For six years, traffic fatalities in the U.S. have been on the decline. Suddenly, researchers are finding they have risen in the first half of 2012.
Traffic fatalities increase mysteriously
At the start of the year, traffic death statistics were at a 60 year low. The decline is generally thought to be because of seat belt laws, more awareness of impaired driving and a proliferation of safety devices, such as air bags, in modern cars. Why the numbers should suddenly change direction is something of a mystery.
The trend bucks normal statistics in times of economic stress. A spokesman for the Insurance Institute for Highway Safety, Russ Rader, said:
“Traffic deaths drop in a recession, sometimes significantly. People who lose their jobs or are worried they may lose them don’t take as many optional trips, like driving at night or on weekends or going to parties or the bars. Once the economy improves, that driving comes back.”
And yet, according to a preliminary report from the National Highway Traffic Safety Administration, 16,290 people died on the nation’s highways between January and June. That is 1,340 more than in the same time period of the previous year.
The numbers boil down to a 13.4 percent increase for the first quarter of the year, when compared to 2011. For the second quarter, an increase of 5.3 percent was seen.
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Some believe that increased consumer confidence, brought on by economic growth, may be part of the explanation. When motorists can make their car payments, they may be inclined to drive more often, even with high gas prices.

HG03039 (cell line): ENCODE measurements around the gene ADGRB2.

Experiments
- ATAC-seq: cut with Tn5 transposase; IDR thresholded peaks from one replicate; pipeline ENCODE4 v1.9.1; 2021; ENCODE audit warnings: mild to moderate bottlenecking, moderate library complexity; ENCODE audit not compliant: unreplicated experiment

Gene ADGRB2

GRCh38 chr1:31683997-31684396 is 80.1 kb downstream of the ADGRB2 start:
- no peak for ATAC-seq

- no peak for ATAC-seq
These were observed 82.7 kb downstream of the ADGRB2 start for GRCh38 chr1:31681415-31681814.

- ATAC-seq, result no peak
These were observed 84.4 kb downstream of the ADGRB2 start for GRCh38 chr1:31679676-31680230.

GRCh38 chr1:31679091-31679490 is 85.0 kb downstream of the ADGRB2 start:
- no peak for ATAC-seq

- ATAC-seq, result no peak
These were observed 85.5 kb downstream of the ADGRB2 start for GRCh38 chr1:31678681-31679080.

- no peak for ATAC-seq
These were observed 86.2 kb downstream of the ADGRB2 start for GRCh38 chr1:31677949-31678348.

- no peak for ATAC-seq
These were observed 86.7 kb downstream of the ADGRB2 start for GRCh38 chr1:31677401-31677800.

Beware of jumping to conclusions, some warn
Others have urged caution about reading a trend into what may be a fluke. Barbara Harsha, executive director of the Governors Highway Safety Association, said:
“If there are increases over a three- or five-year period, then it’s time to take a second look at what is being done and retool. It’s extremely difficult to maintain steady decreases over time, and the increase is not unexpected.”
Besides the economy, the warm winter may also have played a role in the spike, said Harsha.
Lynda Tran of the NHTSA said the gap may also look wider because the current numbers are being compared against 2011, which had the fewest traffic fatalities of any year in the previous 60.
Perspectives on distracted driving
Harsha, whose group supports legislation barring cellphone use while driving, also implied that distracted driving may be part of the reason for the rise in traffic deaths. However, on the same day of the NHTSA’s report, Torque News posted its own research, saying that cell phone usage has increased as traffic deaths have declined.
The automotive news site says it culled its data from the NHTSA, the Insurance Institute for Highway Safety and the Highway Loss Data Institute, using reports that go back to 1985.
Torque News said:
“What the data show(s) is that as cell phones were introduced, and then became popular, and then almost universally used, the chances of being killed in an automobile accident declined -– and declined dramatically.”